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Journal of Parasitology Research
Volume 2016 (2016), Article ID 2656121, 5 pages
Research Article

Silent Human Trypanosoma brucei gambiense Infections around the Old Gboko Sleeping Sickness Focus in Nigeria

1Department of Animal Health, Federal College of Animal Health and Production Technology, PMB 001, Vom, Nigeria
2Department of Veterinary Parasitology and Entomology, Ahmadu Bello University, PMB 1045, Zaria, Nigeria

Received 22 September 2015; Revised 30 December 2015; Accepted 3 January 2016

Academic Editor: Emmanuel Serrano Ferron

Copyright © 2016 Karshima Solomon Ngutor et al. This is an open access article distributed under the Creative Commons Attribution License, which permits unrestricted use, distribution, and reproduction in any medium, provided the original work is properly cited.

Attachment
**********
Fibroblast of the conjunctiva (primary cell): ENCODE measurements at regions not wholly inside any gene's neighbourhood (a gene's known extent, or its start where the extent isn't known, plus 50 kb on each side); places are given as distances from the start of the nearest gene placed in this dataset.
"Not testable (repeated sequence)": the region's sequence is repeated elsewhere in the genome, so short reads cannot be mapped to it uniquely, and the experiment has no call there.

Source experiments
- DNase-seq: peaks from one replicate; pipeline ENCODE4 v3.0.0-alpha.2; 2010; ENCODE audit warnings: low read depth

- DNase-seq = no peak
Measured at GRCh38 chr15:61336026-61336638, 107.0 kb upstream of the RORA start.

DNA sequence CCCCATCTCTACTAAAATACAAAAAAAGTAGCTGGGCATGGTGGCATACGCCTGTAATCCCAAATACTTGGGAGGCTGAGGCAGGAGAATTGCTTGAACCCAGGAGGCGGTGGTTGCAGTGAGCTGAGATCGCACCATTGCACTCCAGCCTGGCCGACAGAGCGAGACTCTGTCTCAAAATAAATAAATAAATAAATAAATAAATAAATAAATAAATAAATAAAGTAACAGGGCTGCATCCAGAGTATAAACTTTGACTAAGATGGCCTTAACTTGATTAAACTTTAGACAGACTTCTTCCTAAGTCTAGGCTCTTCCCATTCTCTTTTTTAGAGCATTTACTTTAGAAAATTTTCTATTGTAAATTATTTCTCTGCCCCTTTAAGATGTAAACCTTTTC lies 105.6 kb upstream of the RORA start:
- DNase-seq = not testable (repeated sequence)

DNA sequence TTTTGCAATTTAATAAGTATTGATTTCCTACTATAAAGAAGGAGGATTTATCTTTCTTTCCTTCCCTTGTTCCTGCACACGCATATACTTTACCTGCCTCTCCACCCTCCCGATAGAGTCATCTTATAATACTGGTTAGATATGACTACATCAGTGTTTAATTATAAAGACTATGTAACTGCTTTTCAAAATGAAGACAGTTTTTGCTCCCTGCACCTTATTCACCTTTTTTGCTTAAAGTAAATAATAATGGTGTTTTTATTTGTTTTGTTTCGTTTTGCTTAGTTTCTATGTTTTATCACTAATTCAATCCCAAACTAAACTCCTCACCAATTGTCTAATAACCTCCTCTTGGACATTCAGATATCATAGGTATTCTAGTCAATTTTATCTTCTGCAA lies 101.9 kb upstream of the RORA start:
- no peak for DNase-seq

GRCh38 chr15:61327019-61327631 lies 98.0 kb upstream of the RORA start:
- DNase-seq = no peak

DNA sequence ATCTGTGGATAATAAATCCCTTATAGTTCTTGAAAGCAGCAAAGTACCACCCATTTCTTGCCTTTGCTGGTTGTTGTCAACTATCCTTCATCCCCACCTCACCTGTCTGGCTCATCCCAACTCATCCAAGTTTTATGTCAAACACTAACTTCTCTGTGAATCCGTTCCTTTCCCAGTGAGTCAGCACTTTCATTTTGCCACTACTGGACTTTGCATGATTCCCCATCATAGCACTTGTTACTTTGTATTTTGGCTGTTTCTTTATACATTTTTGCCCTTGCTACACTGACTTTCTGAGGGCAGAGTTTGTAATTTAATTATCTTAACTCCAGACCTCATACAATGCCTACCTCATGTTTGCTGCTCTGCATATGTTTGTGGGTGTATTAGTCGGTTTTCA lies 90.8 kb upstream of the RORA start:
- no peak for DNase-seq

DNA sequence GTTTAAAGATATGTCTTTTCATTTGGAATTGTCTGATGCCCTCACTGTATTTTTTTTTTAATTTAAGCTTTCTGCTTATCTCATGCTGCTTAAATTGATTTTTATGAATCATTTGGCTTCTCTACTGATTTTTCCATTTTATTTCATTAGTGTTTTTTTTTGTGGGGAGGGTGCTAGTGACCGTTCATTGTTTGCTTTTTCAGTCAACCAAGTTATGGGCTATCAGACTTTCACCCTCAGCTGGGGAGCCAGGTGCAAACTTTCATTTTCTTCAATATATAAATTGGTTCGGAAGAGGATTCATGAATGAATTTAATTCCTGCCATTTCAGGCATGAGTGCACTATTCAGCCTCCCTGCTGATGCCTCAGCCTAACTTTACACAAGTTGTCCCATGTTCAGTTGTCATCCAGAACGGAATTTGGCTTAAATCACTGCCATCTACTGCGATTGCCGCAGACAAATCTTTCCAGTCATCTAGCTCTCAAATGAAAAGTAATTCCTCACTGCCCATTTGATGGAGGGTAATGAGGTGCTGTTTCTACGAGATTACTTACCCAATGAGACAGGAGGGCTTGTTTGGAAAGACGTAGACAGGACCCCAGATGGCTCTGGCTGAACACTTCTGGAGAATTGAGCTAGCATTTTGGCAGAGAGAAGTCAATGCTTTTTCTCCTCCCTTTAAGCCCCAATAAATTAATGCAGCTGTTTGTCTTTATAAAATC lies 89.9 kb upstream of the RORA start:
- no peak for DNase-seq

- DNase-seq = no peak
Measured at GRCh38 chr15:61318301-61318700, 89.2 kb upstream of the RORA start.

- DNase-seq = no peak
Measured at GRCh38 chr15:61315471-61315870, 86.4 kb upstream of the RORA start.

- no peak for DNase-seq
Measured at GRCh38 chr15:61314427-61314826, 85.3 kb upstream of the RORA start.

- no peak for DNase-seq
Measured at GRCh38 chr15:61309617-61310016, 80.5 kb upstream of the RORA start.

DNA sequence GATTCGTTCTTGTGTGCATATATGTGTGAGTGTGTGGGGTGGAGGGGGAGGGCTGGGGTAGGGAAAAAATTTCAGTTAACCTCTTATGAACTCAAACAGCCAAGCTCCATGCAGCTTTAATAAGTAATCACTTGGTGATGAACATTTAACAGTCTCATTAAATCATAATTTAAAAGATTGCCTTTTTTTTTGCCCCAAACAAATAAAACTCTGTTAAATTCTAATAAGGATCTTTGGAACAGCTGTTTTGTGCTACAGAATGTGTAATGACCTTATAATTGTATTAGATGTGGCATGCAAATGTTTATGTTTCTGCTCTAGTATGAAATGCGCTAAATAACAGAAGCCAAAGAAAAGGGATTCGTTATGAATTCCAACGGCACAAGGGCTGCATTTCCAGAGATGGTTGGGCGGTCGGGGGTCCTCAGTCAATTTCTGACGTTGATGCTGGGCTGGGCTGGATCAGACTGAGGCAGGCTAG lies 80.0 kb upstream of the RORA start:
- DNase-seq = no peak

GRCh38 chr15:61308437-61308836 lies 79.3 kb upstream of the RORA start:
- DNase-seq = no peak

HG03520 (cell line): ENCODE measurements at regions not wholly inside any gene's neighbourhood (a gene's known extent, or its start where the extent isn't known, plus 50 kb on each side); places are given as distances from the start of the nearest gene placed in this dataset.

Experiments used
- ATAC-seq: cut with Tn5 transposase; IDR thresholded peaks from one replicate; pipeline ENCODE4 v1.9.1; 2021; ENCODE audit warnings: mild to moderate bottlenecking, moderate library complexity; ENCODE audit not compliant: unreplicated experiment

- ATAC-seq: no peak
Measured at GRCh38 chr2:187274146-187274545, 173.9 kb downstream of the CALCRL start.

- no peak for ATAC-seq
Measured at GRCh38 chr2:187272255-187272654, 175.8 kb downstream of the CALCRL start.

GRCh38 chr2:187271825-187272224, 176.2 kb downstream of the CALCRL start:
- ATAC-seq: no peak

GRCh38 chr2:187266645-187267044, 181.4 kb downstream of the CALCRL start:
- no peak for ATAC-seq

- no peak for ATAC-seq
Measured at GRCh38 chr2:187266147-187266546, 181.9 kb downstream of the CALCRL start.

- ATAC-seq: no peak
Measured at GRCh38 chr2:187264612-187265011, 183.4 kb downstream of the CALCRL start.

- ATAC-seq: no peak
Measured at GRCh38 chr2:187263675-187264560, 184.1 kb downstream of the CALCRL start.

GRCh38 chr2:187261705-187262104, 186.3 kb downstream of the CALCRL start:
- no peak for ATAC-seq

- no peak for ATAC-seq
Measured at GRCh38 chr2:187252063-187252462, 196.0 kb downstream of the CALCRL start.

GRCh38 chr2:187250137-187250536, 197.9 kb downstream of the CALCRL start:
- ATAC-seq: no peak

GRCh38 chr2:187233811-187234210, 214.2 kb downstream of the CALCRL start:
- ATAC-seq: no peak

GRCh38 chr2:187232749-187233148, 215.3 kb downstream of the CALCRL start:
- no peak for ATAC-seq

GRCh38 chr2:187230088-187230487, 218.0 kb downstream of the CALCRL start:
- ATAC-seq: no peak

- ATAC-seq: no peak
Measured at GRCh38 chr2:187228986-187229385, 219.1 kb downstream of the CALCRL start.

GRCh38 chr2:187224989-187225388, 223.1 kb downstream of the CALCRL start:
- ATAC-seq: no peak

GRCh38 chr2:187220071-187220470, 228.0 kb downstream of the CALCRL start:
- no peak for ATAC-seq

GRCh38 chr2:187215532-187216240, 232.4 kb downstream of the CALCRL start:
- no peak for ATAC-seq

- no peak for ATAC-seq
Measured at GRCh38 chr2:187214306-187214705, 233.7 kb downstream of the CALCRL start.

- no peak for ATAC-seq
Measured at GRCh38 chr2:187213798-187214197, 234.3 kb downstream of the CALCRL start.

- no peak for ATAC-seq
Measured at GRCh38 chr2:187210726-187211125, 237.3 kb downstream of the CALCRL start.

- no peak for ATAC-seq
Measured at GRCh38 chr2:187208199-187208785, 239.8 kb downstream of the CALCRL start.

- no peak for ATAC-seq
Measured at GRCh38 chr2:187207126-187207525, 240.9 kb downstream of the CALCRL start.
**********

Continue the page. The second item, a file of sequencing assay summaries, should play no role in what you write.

Trypanosoma brucei gambiense causes Gambian trypanosomosis, a disease ravaging affected rural parts of Sub-Saharan Africa. We screened 1200 human blood samples for T. b. gambiense using the card agglutination test for trypanosomosis, characterized trypanosome isolates with Trypanosoma gambiense serum glycoprotein-PCR (TgsGP-PCR), and analyzed our data using Chi square and odds ratio at 95% confidence interval for statistical association. Of the 1200 samples, the CATT revealed an overall infection rate of 1.8% which ranged between 0.0% and 3.5% across study sites. Age and sex based infection rates ranged between 1.2% and 2.3%. We isolated 7 (33.3%) trypanosomes from the 21 seropositive samples using immunosuppressed mice which were identified as T. b. gambiense group 1 by TgsGP-PCR. Based on study sites, PCR revealed an overall infection rate of 0.6% which ranged between 0.0% and 1.5%. Females and males revealed PCR based infection rates of 0.3% and 0.8%, respectively. Infection rates in adults (1.3%) and children (0.1%) varied significantly (). We observed silent T. b. gambiense infections among residents of this focus. Risks of disease development into the second fatal stage in these patients who may also serve as reservoirs of infection in the focus exist.